905 words (2.6 pages)
- African American Colonial Ways of Life Introduction: When the settlement of the new world began, conflict arose among European, African and Native American Cultures, all of these groups faced hardships. Europeans and African Americans did not have any survival skills and soon found that trading with the indians was their means for survival and profit. For the Native Americans this interaction presented them to many diseases that the colonists had brought over from England, these diseases vastly decreased the Native American population.... [tags: culture, racism, slavery, Rowlandson, bible]
1086 words (3.1 pages)
- Rise or Decline of Colonial Women Depending on nationality, ethnic, location, and religious classification women’s lives improved and declined in the Colonial Period. The natives, the Europeans found on arrival to the New World, held their women in the highest regard. This changed with the introduction of European ideals. African women taken from their homes and brought to the New World in the chains of slavery also led to a decline of living conditions. Some European nationalities, like the Dutch, had advanced living conditions until the arrival and subsequent conquer by the English.... [tags: Papers]
988 words (2.8 pages)
- Native American Colonial Colleges The first proposal for organized education of any kind in the American colonies concerned the education of Native Americans. In keeping with the prevailing ideology of colonial conquest that suggested a European obligation to ‘pacify’ and ‘civilize’ indigenous people, British Virginians petitioned the crown for funding to develop an Indian college within a decade of the first permanent settlement at Jamestown. Though the plans for the proposed college in Henrico were officially endorsed both by the Virginia Company in 1618 and King James, the goal of establishing an institution to educate the "‘Children of the Infidels’" (qtd in Wright 3) was to be ultimate... [tags: Education Learning Essays]
1333 words (3.8 pages)
- Colonial Jamestown In 1606 King James I set two companies, the London and the Plymouth, out with three instructions: find gold, find a route to the South Seas, and find the Lost Colony of Roanoke. Five months later, and forty-five men less, the London Company landed on a semi-island along the banks of a river the Indians knew as “Powhatan’s River”. On May 13, 1607, the first permanent British colony had been established in the form of a triangular fort. The men named their fort Jamestown, in honor of their King, and named their land Virginia, in honor or Queen Elizabeth I, the “Virgin Queen”.... [tags: Papers]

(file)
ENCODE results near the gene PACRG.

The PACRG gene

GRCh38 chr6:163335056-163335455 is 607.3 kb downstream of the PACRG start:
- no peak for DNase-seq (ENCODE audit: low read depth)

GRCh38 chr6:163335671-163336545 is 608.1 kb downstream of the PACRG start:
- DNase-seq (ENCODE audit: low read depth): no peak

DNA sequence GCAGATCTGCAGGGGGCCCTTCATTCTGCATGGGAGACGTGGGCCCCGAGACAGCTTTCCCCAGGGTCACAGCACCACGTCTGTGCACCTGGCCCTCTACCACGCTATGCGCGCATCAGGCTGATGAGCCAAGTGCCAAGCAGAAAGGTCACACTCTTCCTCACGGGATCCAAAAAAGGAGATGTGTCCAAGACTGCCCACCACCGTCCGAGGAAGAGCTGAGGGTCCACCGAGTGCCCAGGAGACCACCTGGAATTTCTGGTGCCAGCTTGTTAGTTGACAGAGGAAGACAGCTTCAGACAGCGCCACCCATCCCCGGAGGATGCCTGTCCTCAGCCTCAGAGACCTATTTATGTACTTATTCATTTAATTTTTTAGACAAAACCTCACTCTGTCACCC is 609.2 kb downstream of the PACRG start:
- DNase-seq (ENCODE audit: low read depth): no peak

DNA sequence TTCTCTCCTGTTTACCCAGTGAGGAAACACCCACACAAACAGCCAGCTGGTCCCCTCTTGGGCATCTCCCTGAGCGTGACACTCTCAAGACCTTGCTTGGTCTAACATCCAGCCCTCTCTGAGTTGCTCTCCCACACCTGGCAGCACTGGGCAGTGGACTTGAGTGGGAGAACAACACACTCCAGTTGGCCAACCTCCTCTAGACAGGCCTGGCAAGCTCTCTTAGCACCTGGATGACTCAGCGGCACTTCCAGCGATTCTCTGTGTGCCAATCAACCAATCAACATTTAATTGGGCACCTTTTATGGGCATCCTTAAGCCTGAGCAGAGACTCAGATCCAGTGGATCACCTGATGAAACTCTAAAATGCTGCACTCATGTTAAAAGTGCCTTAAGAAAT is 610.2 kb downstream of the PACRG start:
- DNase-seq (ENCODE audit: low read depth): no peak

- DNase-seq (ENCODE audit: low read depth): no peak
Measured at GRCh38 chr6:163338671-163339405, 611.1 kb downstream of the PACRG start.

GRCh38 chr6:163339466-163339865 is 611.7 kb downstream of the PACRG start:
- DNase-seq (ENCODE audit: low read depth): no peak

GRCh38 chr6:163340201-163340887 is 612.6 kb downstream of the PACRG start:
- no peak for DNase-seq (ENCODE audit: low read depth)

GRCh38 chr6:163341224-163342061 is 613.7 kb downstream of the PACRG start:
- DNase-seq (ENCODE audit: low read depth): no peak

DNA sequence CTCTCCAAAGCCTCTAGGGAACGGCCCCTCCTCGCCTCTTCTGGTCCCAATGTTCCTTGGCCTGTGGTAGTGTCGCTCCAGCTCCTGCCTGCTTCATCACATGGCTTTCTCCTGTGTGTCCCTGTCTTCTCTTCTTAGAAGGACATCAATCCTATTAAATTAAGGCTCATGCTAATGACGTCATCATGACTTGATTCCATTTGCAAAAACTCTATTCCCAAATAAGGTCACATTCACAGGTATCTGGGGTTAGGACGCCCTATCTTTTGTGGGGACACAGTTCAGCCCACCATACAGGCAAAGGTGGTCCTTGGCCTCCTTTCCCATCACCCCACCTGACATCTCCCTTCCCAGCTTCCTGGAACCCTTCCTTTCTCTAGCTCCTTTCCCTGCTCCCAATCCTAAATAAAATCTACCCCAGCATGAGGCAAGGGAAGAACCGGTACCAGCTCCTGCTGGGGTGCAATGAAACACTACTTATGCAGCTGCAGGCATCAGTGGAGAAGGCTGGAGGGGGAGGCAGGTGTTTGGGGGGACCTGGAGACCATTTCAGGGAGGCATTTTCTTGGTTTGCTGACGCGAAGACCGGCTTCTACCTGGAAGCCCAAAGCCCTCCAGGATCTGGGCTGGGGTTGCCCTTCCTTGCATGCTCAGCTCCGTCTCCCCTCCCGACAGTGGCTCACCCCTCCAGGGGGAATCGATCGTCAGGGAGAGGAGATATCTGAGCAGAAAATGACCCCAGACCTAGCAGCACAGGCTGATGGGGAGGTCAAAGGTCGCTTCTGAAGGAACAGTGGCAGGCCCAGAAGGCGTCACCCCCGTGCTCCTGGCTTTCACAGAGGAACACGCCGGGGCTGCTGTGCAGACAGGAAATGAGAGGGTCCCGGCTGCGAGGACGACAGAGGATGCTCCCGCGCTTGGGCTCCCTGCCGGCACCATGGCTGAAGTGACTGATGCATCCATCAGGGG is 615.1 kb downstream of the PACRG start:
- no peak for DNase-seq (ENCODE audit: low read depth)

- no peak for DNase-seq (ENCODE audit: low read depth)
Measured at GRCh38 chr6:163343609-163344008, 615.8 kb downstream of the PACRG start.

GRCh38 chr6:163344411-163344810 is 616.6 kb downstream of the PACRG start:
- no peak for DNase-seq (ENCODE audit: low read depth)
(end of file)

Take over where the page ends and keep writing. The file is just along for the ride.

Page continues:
895 words (2.6 pages)
- Slavery was a practice in many countries in the 17th and 18th centuries, but its effects in human history was unique to the United States. Many factors played a part in the existence of slavery in colonial America; the most noticeable was the effect that it had on the personal and financial growth of the people and the nation. Capitalism, individualism and racism were the utmost noticeable factors during this most controversial period in American history. Other factors, although less discussed throughout history, also contributed to the economic rise of early American economy, such as, plantationism and urbanization.... [tags: American History]
998 words (2.9 pages)
- “Throughout the colonial period, economic concerns had more to do with the settling of British North America than did religious concerns.” According to this statement, both economic and religious reasons contributed to the founding of the thirteen colonies by the British in North America. The many people who settled in New England came there in search of religious freedom. Their hope was to escape the religious persecution they were facing in England, worship freely, and have the opportunity to choose which religion they wanted to take part in.... [tags: essays research papers]
728 words (2.1 pages)